Referring further to FIG. 9, one preferred form of the thrust means comprises an inner and outer threaded sleeve 140 which is screwed thru a threaded bore 142 in block 118 and is locked into position therein by nuts 144, 146. A screw member 148 is threaded into sleeve 140 and has a screw driver slot or Allen wrench socket, or other such shoulder means 150 provided in its inner end, and has a ball means 152 on its outer end. Ball 152 is mounted in a socket means 154 which is secured, e.g., by adhesive, to a cushion means 156 which may be dimensioned to simultaneously apply pressure to multiple vertebrae, and is constructed of material such as compressible elastomeric foam, e.g., foamed polyurethane, and which is adapted to bear against a patients skin or shirt back, or the like 158. This ball and socket construction is preferably dimensioned such that swiveling between the two requires at least some small degree of force, whereby positioning of cushion 156 with respect to a particular vertebrae can more easily be accomplished.
The particular tool 160 selected to engage shoulder 150 for screwing member 148 further in and forcing the cushion 156 harder against the patients back, or for screwing member 148 further out to relieve the pressure, is provided with torquing handle means, preferably round knob 162 having peripheral gripping indentations 164. Such construction allows the tool and handle to be removed after making the pressure adjustment, whereby improper adjustment by a non-professional cannot be made, and whereby the chance of inadvertent striking of the tool against something is eliminated. Alternatively, member 148 may be made sufficiently long to extend outwardly beyond plate 124 such as to be rotatable by any convenient means.
Referring to FIGS. 8 and 11, front section 12 is preferably made of sheet aluminum 166 having a contour custom-formed to fit the patients frontal configuration and dimensions, and having an outer plastic, rubberized coating 168. A fairly thick foamed polyurethane or other cushion layer 170 is preferably affixed to the inner surface 172 of the aluminum sheet by adhesive or other means and, in concert with the custom-fitted contours of sheet 166 affords maximum comfort to the patient even though considerable pressure is being applied against his spine.
As best shown in FIG. 11, when substantial pressure is being exerted against a patients spine, back section 14 becomes spaced a substantial distance away from the patients back 23. This actually allows the professional attendant, chiropractor, orthopedist, or other to reach up in between the patients back 23 and the back section 14 to manipulate the cushion means 156 to fine tune the actual point of impingement thereof against the spine.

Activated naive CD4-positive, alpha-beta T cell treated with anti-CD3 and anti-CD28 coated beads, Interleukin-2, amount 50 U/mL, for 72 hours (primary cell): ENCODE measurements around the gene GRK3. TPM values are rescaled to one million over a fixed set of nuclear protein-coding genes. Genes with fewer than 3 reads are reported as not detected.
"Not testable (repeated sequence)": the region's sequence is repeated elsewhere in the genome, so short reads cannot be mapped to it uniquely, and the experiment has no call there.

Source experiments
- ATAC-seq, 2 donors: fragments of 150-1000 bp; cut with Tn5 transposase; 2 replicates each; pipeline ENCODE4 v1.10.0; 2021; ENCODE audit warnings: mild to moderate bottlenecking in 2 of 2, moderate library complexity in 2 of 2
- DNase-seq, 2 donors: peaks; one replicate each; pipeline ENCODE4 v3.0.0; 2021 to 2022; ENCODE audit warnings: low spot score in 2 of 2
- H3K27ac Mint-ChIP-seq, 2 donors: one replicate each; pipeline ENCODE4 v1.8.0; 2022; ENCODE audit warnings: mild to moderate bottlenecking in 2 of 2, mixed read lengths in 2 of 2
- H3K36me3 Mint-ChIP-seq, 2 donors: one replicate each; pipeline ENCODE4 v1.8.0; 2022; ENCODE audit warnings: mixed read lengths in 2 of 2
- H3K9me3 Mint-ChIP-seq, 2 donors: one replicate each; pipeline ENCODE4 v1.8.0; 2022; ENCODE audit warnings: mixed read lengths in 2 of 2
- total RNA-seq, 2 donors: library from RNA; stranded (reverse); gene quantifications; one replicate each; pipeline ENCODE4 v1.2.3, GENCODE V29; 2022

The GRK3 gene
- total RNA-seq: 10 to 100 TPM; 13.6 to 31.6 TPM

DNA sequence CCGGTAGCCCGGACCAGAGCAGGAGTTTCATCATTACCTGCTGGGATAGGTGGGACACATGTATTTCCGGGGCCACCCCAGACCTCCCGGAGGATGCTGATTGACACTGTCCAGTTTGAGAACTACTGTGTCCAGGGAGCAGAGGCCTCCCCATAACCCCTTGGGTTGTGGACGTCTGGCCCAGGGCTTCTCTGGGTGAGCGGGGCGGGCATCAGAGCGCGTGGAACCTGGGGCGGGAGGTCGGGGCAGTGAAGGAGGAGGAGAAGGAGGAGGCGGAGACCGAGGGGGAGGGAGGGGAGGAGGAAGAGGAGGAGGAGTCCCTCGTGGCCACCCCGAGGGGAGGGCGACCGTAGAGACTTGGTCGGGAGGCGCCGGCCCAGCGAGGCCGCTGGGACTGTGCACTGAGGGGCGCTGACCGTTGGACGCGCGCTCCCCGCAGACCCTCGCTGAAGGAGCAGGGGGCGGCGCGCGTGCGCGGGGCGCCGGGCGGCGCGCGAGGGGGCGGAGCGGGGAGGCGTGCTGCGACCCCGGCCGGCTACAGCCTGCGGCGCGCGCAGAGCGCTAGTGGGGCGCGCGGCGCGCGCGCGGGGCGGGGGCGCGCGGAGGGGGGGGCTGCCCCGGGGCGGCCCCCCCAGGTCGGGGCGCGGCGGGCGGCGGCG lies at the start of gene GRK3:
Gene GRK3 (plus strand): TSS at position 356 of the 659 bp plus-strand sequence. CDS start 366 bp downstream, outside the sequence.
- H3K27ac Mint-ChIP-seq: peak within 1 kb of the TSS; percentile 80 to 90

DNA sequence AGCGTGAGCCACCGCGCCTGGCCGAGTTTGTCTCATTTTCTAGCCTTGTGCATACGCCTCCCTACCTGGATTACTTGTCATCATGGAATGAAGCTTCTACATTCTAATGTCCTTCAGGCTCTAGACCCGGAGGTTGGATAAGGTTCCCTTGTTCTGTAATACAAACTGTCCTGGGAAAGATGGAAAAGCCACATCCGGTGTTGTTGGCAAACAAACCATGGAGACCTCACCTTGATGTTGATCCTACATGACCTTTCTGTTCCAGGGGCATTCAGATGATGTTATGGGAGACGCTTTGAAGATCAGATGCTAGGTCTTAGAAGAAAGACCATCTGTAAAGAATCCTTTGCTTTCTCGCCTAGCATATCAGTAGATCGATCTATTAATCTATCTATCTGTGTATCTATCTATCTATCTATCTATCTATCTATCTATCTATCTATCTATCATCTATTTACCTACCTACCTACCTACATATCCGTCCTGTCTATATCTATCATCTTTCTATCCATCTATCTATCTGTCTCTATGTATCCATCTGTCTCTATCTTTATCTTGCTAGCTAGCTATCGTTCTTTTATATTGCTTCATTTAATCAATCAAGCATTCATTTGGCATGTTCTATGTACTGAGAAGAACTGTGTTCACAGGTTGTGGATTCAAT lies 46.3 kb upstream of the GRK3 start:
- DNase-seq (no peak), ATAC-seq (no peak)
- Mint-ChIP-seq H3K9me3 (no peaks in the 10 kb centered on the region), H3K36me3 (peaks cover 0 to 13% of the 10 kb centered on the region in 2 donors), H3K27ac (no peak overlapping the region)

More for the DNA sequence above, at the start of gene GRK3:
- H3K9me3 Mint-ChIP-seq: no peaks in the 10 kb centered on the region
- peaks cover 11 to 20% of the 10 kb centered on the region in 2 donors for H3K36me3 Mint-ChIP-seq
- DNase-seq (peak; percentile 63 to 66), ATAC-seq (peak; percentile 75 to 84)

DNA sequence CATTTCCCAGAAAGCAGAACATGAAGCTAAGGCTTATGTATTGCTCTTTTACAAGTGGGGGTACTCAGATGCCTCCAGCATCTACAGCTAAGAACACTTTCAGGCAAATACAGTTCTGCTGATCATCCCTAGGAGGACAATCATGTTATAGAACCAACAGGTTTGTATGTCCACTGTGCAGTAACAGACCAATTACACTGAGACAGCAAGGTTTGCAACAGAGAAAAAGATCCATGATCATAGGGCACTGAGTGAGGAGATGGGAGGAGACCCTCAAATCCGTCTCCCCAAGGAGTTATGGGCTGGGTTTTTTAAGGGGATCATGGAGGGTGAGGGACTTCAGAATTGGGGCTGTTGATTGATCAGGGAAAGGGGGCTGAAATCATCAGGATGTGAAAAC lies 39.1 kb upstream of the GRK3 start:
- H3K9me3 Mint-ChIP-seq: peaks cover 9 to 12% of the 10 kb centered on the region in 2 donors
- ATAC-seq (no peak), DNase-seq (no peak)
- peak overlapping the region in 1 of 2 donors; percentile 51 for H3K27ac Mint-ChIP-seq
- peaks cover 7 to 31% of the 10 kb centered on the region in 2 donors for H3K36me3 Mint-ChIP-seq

Referring to FIGS. 12-15, the thrust means comprises a round sliding block 123 equivalent in structure and function to block 118, but which may lend itself more readily to manufacture. Block 123 is provided with a bellows 125 or equivalent pneumatic device, sealed to inner plate 122 which plate is formed to provide an orifice 127 entering into the bellows and a check valve 129, the passage 131 of which becomes blocked by ball 133 when the pressure in the bellows is higher than the pressure in passage 131. This passage is kept open by conventional spider arms or projections 149 when the ball 133 is pressured away from its seat in passage 131. Hence the bellows is pressurized by any pressure generating means such as highly resilient bulb means 135 provided with a check valve 137 which acts oppositely to valve 129 such that squeezing the bulb will force its air contents into the bellows, and relaxing the bulb will refill it with air while valve 129 will retain the pressure in the bellows. A typical useful elongated of the bellows is, e.g., between about 1-2 inches, although smaller or larger bellows may be employed depending, e.g., on the patients size and therapeutic needs.
A convenient structure for this embodiment of the thrust means is as shown in FIG. 12 wherein plate 124 is provided with a wide aperture at 139 such that the stem 141 of the bulb means may be sealingly shoved over the peripheral sealing ridges 143 of the body 145 of check valve 129. Likewise, the stem and bulb may easily removed after the bellows is pressurized. It is noted that the bellows may be provided with a bicycle type of pressuring valve extending into aperture 132 for use with a conventional bicycle pump.
In another preferred embodiment, the thrust means 116 such as block means 118 or equivalent may be cast directly into a plaster body cast in an emergency situation in a hospital or other facility. Such is the equivalent of the structure shown in FIG. 9 wherein the element 32 or 60 comprises the plaster cast. In this embodiment, the need for sliding block 118 in slot 59 usually would not be present, and 32 or 60 could be a solid cast which locks block 118 in a single position.
The invention has been described in detail with particular reference to preferred embodiments thereof, but it will be understood that variations and modifications will be effected with the spirit and scope of the invention.